No Straw, Please!

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Artwork courtesy of www.plasticfreestjohn.com and Coral Bay Community Council.

There is a local grassroots movement to help St John become a plastic-free island. When ordering a drink at a bar or restaurant, request “no straw, please.”

Walk down any street in town or any beach and you will inevitably find plastic drink straws on the ground. They are single-use items, and on our little island of St John, we use a whole heap of them every day.  They litter our landscape and end up getting blown into our gorgeous waters, where turtles and fish can mistake them for sea creatures, eat them, and die.

Pollution is ugly. Plastic drinking straws cannot be composted and do not biodegrade either. They are an environmental menace! They can take up to 700 years to breakdown.
Yes when you find a straw that has been lying in the sun for a long time it will become brittle and fall apart but the pieces are still there for a long, long time. The damaging environmental part is the bisphenol A entering the sea and harming sea life.

For those who love straws, there is an alternative to plastic. Caribbean Packaging in St. Thomas sells straws that are made of paper, and they biodegrade. Made by World Centric, these straws are “certified compostable” They are made of Ingeo, which is derived from plants and does not use any petroleum-based plastic at all.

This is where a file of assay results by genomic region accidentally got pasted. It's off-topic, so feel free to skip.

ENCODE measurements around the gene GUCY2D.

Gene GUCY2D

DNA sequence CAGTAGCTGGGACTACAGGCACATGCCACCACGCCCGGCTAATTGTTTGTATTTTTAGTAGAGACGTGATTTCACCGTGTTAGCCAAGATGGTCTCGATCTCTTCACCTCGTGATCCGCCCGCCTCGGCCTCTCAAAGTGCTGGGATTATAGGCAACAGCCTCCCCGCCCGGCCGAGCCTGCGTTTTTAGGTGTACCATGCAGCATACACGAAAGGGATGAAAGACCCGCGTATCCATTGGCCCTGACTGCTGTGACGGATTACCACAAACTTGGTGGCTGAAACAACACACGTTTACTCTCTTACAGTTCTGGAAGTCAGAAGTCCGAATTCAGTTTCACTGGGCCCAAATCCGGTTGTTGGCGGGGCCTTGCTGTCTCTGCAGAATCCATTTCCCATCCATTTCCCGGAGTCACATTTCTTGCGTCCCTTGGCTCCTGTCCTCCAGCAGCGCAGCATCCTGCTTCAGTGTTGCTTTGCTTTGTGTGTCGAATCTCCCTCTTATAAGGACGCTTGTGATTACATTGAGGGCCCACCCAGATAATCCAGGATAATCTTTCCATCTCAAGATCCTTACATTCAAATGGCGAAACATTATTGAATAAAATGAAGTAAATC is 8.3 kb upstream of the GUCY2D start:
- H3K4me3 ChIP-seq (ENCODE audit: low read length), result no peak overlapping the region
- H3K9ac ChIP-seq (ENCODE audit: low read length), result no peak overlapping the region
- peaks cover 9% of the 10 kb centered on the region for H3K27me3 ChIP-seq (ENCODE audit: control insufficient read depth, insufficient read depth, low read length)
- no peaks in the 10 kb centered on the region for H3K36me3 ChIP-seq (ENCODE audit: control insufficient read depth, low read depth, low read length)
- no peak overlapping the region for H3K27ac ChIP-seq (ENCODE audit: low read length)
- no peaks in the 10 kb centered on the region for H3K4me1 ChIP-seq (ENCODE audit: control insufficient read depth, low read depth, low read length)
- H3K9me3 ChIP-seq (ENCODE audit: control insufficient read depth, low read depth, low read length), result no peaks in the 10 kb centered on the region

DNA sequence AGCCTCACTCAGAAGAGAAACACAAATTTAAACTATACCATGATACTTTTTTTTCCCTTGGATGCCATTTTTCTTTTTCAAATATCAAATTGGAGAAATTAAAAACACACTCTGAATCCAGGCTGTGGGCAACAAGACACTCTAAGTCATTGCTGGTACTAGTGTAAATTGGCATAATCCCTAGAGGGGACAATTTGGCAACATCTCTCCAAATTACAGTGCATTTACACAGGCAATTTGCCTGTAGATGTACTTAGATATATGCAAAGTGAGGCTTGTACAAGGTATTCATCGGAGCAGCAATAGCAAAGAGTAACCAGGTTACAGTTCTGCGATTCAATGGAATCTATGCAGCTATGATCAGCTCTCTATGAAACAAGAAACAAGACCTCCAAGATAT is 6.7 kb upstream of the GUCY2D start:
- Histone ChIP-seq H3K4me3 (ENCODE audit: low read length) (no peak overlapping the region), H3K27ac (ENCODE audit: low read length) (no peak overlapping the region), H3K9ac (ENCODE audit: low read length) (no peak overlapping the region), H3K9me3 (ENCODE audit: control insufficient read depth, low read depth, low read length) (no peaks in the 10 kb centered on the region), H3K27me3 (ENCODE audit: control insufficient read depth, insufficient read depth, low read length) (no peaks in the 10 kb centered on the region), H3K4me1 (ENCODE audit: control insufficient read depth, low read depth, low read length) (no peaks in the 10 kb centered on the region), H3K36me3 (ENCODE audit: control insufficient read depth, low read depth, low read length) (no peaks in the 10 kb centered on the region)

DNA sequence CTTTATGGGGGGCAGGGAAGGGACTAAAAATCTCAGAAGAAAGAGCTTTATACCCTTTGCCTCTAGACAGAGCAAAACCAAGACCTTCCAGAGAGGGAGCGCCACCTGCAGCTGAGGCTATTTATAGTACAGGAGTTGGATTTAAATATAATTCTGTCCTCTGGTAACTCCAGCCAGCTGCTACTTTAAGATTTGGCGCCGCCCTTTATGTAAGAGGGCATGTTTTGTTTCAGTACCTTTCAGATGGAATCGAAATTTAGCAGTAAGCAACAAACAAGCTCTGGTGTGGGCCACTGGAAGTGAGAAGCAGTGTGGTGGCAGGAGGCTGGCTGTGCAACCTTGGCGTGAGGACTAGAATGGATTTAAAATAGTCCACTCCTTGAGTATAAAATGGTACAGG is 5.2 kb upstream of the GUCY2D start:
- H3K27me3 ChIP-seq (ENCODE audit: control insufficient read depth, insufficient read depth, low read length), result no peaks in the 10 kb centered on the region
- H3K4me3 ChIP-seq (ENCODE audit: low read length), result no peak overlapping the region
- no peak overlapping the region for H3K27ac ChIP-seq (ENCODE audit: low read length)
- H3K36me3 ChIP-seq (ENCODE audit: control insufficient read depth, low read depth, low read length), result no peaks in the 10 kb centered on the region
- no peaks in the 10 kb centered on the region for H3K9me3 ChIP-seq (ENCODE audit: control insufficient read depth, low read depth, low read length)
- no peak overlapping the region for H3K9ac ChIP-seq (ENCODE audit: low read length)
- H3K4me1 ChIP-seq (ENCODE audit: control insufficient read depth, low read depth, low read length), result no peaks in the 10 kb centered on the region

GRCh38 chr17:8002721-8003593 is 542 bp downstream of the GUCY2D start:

The basic raw materials for Ingeo™ biopolymer are carbon dioxide and water.  Growing plants take these building blocks from the atmosphere and the soil, combining them to make carbohydrates (sucrose and starch) through a sunlight driven process called photosynthesis.

Today, NatureWorks LLC, the inventor of Ingeo™ uses dextrose, a natural sugar derived from the starch in kernels of corn (maize), as the primary raw material for Ingeo™ biopolymer. Other agricultural raw materials such as rice, sugar beets, sugar cane, wheat and sweet potatoes can also serve as sugar sources to make Ingeo™ biopolymer.

The dextrose or corn (maize) used is known as “Number 2 Yellow Dent.”  This is the most common corn variety, with more than 80% of the crop grown in the United States to feed animals.  No. 2 Yellow Dent corn can also be used to make food products like dextrose and fructose (used as sweeteners in a wide range of food products).  No. 2 Yellow Dent is considered safe as a raw material for human food products.

In industrial composting, Ingeo straws and other disposable packaging bio-degrade within two months, a bit longer for home composting.

I have just dropped off a box at Cruz Bay Landing for them to try out. Hopefully they will catch on and more bars and restaurants will begin serving their drinks with these environmentally friendly straws.

Now that’s drinking responsibly!!!

For a greener tomorrow,
Dan Boyd
Lovango Cay

Dan Boyd for TW websiteDan Boyd of Island Solar is a Virgin Islands Energy Office authorized vendor. For more information, call Boyd on his cell phone at 340-626-9685 or by email at islandsolarvi@gmail.com.